Trans Catalina Trek

TRANS CATALINA TREK

TRANS CATALINA TREK

TRANS CATALINA TREK

TRANS CATALINA TREK

TRANS CATALINA TREK

TRANS CATALINA TREK

7 days/6 nights

Rating: Strenuous

Max Capacity: 20

$1250 Non-Member Price

$1225 Coastwalk Member Price

Rarely offered 7-day supported trek of the entire Trans Catalina Trail  

Hike rugged Catalina Island end-to-end surrounded by wildflowers, roaming herds of bison, secluded beaches, endemic plants, hilly terrain and spectacular views while carrying only your daypack.  Let experienced leaders guide you on this 7-day, 6-night excursion while we transport your gear and provide you with hot morning beverages and post-hike appetizers.   You will cover roughly 60 miles, with daily hikes of 6-12 miles ending the day with a campfire or evening educational programs including a night sky astronomy demonstration and talk by the Catalina Island Conservancy. Trip cost includes round-trip ferry from the mainland, camp sites, gear haul, a private tour of the USC affiliated Wrigley Marine Science Center and its hyperbaric chamber in Two Harbors, an afternoon of kayaking in Little Harbor or an ocean swim, a visit to the historic Airport in the Sky, a walk through Wrigley Memorial & Botanical Gardens, and time to explore the charming town of Avalon with a hosted dinner on the last evening.  

Rating: Strenuous Trip Leader approval required.  

Max capacity 20 

 

 

Guided, strenuous hiking, average 9 miles (shortest day 6mi., longest day 14 mi.) with elevation gains/losses; 7 days hiking/6 nights camping.  One hosted  dinner in Avalon on our last evening together, opportunities for you to purchase dinner at Two Harbors on May 18th at Harbor Reef restaurant & lunch at Airport in the Sky DC3 Grill on May 20th, and breakfast in Avalon on May 23rd-the remainder of meals not included. 

 20 capacity

 Walkers must meet fitness/hiking experience requirements set by hike leaders.

 One of the best parts of the trip is that your gear will be hauled from camp-to-camp. You will only need to carry your day pack with Dayhike necessities such as water, snacks, extra clothing, & sun protection. This is something you will really appreciate as we climb those Catalina hills. Evening appetizers are provided each evening.  There will be a day at the end of the trip to explore the quaint town of Avalon, with its museums, botanical garden, nature center, shops and restaurants.   You will work hard, you will learn a lot, and we hope you will enjoy this unique outback island adventure.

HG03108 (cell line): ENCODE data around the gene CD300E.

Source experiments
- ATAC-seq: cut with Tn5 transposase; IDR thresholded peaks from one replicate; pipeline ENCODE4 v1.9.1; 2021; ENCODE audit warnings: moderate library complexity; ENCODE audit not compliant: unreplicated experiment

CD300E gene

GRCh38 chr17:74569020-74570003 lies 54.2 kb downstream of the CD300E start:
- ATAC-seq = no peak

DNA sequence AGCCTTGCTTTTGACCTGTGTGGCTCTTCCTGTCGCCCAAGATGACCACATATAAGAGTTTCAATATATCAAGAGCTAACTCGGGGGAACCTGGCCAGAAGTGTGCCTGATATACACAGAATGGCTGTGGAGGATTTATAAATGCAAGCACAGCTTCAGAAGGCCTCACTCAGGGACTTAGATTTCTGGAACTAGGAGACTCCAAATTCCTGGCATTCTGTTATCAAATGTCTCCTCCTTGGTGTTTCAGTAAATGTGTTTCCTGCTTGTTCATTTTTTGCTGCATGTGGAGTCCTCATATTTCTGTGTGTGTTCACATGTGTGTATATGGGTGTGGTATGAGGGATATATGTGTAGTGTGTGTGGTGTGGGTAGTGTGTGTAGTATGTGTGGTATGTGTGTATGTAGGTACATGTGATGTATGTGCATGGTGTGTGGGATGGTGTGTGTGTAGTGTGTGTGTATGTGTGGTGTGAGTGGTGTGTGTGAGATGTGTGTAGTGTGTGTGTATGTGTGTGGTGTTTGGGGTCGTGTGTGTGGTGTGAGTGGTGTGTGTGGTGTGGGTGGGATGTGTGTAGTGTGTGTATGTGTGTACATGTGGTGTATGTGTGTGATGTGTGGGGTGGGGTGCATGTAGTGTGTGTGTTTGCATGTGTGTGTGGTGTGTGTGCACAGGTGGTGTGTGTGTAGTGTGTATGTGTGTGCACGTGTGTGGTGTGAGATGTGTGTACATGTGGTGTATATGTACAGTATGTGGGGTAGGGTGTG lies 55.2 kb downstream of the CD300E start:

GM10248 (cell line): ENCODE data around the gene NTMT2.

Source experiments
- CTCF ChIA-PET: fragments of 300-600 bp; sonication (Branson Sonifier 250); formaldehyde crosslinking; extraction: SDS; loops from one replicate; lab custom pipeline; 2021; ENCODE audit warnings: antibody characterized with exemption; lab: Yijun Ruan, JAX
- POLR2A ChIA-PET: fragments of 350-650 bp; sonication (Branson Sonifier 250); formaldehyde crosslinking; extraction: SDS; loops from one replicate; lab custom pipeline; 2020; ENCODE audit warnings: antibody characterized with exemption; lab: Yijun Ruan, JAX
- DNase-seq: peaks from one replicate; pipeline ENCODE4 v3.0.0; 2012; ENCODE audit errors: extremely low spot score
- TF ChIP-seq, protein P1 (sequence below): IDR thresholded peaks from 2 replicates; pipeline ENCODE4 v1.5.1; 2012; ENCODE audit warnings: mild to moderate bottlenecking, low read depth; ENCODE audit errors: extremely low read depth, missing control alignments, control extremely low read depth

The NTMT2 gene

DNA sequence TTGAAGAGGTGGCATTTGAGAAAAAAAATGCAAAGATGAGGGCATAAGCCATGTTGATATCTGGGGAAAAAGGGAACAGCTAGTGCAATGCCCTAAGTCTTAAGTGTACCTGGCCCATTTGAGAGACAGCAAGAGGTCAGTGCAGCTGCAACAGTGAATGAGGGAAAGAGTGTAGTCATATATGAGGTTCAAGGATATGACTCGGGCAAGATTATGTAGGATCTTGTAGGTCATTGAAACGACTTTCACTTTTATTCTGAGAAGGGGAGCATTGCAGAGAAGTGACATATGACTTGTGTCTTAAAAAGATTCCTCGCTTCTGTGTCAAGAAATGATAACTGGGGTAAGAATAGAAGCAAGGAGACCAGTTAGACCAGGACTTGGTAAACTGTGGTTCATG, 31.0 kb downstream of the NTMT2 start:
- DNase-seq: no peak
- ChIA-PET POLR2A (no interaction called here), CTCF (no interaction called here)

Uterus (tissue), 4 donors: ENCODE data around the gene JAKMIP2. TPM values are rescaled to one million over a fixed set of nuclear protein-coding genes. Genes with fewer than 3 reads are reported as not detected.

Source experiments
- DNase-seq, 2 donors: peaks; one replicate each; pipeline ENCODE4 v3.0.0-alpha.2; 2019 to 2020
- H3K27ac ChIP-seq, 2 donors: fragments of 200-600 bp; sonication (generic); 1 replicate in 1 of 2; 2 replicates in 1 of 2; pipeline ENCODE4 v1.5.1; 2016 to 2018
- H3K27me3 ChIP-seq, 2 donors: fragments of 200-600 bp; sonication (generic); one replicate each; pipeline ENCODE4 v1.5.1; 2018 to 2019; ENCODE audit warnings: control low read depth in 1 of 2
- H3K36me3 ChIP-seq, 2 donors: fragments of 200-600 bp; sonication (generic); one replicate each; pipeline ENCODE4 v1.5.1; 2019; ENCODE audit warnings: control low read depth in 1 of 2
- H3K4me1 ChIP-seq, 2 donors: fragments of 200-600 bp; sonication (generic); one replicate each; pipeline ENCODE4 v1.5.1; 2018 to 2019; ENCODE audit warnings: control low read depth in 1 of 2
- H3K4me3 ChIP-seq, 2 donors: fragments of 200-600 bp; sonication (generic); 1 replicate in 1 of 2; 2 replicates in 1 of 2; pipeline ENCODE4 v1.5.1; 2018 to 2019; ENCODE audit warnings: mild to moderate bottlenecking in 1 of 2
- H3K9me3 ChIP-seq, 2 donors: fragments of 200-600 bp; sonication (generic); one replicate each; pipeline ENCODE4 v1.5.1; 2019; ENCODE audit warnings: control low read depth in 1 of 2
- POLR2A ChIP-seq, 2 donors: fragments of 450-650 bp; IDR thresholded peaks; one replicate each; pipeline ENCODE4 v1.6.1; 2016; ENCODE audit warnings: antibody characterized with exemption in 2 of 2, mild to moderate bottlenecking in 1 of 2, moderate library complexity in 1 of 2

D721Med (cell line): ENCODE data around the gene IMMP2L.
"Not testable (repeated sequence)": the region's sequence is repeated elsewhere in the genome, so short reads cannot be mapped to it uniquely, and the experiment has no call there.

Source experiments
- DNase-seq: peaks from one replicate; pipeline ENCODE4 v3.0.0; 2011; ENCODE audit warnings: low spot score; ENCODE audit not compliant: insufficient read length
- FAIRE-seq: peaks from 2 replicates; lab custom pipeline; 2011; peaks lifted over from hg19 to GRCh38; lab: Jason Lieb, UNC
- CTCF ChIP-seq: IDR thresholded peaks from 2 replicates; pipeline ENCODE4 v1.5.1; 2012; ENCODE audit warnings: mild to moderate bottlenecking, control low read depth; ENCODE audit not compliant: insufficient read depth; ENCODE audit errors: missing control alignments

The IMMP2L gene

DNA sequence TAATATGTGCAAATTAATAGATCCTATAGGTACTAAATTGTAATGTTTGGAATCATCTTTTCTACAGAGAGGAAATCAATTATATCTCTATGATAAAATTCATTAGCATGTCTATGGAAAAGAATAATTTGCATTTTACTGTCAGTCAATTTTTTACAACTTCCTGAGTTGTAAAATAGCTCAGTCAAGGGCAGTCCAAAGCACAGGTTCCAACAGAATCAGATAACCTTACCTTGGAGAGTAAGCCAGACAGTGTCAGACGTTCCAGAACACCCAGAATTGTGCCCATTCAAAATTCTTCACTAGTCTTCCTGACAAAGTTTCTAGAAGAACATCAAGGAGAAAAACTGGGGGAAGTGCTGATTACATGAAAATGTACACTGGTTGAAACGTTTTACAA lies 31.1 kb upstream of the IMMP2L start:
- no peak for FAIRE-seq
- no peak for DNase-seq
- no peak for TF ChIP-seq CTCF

Types of Hiking Surfaces:

Hardpacked dirt, often abandoned dirt roads; some rocky areas, sandy washes and single-track trails; dangers: poison oak, rattlesnakes, bison, weather (heat, rain, cold, sun).

Elevation Gains & Losses:

Average 2,500 ft elevation gain/day; significant daily elevation gains and losses; this is considered a strenuous hike.

Day 1, May 17, 2020, Sunday (6 miles +/-)

  • Description: 11:00 A.M., meet at the Catalina Express ferry terminal, Berth 95, San Pedro, CA. We will board the 12:30 P.M. direct ferry, for the 1 ¼ hour ride to Two Harbors.  In Two Harbors there will be time available to purchase snacks (although generally not enough time to purchase/eat lunch), beverages, or souvenirs at the General Store.
  • Hike: Two Harbors to Parson’s Landing campground, approximately 6 miles along West End Road (coastal route.) We will get an opportunity to view many beautiful coves, see a variety of private camps, and enjoy the vistas to the mainland.
  • Appetizers: Provided by Coastwalk
  • Dinner: In camp; self-provided food and cooking.
  • Campfire: Get Acquainted Bingo
  • Campsite: Parson’s Landing. We will be camping on the beach and pitching our tents in the sand.  Campground amenities include picnic tables, fire rings and porta-potties.  There are no shade structures or running water.  Bottled water will be available for cooking and drinking.  No shower facilities here, but you can jump in the ocean!

 Day 2, May 18 2020, Monday (12 miles +/-)

  • Description: Big hike day. Rugged, steep climbs in the backcountry with fantastic ocean views.  After a challenging day of hiking, you may want to enjoy a hot shower, explore Two Harbors, swim, snorkel or just relax in paradise.  Opportunity to purchase items at the General Store, just be aware that they close early in the evening.
  • Hike: Parson’s Landing towards Starlight Beach and back to Two Harbors via the Silver Peak Trail. This will be our longest and most challenging hike.  Another great day for views, plant identification and lots of uphill hiking.  There is an optional, and very short, side trip to “bag” Silver Peak, elevation 1,804 feet, tallest peak west of Two Harbors.  Hike is approximately 12 miles.
  • Appetizers: Provided by Coastwalk
  • Dinner: Dine at the Harbor Reef Restaurant & Saloon, no host, or cook in camp.
  • Campfire: Your favorite stories
  • Campsite: Two Harbors.  Campground is located approximately ¼ mile from town, on a bluff.  Amenities include picnic tables, running water (potable), shade structures, fire rings, outdoor cold showers, and porta-potties.  In town, hot showers are available with 25 cent coins, and there are flush toilets.  Wonderful beach for swimming, snorkeling, exploring or relaxing.

Day 3, May 19, 2020, Tuesday (8 miles +/-)

Description: In the morning we will take a half hour walk to Big Fisherman Cove for a private tour of the USC affiliated Wrigley Marine Science Center (confirmation pending), marine wildlife petting tank and hyperbaric chamber, if available. Returning to Two Harbors (but w/o the opportunity to shop), we continue our hike along the TCT to Little Harbor.  Enjoy an afternoon of kayaking, swimming, exploring or relaxing.

  • Hike: Two Harbors to Big Fisherman Cove, returning to Two Harbors for our continued hike along the TCT to Little Harbor. Enjoy spectacular views of the backside of the island, hike along single track trails high above the ocean to the spectacular park like oasis of Little Harbor.  Approximately 8 miles of hiking.
  • Kayaks: Kayak(s) are provided for your enjoyment in exploring the coves in and around Little Harbor.